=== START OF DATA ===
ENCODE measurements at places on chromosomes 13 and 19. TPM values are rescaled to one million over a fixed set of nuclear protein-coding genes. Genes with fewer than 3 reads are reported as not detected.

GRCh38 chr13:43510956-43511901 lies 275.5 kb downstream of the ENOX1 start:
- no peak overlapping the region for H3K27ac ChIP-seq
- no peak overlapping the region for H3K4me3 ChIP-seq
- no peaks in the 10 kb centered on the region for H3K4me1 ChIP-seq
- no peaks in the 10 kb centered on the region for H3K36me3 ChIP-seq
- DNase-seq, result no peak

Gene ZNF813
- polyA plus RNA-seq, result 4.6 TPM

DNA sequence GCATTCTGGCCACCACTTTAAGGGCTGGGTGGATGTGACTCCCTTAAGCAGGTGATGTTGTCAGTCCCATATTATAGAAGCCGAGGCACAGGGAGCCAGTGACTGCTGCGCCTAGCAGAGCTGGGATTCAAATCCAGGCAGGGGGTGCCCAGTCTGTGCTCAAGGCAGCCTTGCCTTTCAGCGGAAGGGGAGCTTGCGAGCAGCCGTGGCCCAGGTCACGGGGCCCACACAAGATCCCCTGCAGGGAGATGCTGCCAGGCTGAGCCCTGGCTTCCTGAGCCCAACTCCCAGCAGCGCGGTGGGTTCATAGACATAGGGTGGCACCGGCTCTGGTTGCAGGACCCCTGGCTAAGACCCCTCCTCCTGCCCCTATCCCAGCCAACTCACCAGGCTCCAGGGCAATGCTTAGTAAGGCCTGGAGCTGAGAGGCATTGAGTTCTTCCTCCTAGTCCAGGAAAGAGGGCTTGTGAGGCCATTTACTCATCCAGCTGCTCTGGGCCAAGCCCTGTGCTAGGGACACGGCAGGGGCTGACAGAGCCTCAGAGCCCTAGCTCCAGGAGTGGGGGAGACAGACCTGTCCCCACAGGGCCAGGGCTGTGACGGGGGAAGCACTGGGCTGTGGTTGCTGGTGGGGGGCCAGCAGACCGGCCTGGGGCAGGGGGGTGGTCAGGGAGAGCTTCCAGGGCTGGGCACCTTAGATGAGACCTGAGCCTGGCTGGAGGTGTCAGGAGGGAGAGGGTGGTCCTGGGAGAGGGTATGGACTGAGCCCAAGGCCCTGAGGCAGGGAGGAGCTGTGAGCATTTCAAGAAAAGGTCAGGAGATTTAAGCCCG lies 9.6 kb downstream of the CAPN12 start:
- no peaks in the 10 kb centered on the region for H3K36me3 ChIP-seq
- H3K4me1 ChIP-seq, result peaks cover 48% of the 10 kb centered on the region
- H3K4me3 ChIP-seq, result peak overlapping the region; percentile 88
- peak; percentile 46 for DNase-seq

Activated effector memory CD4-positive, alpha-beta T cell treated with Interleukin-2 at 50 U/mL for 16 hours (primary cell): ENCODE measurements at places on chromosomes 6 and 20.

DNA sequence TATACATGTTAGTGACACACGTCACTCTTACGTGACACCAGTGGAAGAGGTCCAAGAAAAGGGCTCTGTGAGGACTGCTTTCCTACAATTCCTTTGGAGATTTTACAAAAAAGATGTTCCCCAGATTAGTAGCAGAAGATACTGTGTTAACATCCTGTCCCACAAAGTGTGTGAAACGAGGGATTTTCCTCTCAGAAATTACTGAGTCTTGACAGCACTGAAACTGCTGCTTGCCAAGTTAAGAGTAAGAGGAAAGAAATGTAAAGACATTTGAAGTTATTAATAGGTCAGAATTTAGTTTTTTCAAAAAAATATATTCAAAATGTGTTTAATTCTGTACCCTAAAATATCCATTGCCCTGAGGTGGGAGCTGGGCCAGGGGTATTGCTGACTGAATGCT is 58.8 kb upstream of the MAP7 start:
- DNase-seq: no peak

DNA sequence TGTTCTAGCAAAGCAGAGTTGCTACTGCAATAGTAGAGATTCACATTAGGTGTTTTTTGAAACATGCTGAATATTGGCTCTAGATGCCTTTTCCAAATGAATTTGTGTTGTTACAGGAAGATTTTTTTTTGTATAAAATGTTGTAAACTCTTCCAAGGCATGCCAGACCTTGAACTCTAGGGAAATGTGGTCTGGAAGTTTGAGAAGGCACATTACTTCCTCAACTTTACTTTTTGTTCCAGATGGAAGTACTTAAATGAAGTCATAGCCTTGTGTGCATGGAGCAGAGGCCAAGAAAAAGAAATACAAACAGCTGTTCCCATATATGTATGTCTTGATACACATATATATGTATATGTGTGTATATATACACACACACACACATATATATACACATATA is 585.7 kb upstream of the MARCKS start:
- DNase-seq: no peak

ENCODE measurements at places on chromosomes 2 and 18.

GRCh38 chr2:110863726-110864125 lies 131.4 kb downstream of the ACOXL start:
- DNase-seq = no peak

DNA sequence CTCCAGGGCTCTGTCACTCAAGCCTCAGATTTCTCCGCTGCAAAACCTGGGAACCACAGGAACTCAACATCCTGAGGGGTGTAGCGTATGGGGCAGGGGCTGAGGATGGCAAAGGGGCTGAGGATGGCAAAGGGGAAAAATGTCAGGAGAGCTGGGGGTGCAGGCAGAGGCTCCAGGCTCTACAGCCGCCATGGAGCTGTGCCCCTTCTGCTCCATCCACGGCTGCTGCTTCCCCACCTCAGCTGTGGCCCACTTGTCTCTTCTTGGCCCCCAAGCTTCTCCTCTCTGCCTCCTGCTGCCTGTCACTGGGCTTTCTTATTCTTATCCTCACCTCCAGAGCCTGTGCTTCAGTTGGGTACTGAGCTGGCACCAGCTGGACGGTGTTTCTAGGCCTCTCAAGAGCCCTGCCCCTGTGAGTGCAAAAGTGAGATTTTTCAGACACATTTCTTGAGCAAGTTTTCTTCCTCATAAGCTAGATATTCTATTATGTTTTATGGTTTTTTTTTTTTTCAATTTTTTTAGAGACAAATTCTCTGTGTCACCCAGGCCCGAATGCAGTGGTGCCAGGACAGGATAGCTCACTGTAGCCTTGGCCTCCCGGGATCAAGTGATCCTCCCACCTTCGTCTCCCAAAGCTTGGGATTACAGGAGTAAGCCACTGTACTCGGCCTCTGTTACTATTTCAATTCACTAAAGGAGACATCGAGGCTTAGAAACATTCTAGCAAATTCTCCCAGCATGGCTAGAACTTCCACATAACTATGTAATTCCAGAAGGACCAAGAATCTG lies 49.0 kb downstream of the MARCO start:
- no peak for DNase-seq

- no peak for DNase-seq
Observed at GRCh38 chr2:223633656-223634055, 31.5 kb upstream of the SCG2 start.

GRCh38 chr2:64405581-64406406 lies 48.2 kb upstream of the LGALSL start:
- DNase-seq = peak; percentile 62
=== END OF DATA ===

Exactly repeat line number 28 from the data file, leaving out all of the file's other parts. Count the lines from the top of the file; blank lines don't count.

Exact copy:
- DNase-seq = peak; percentile 62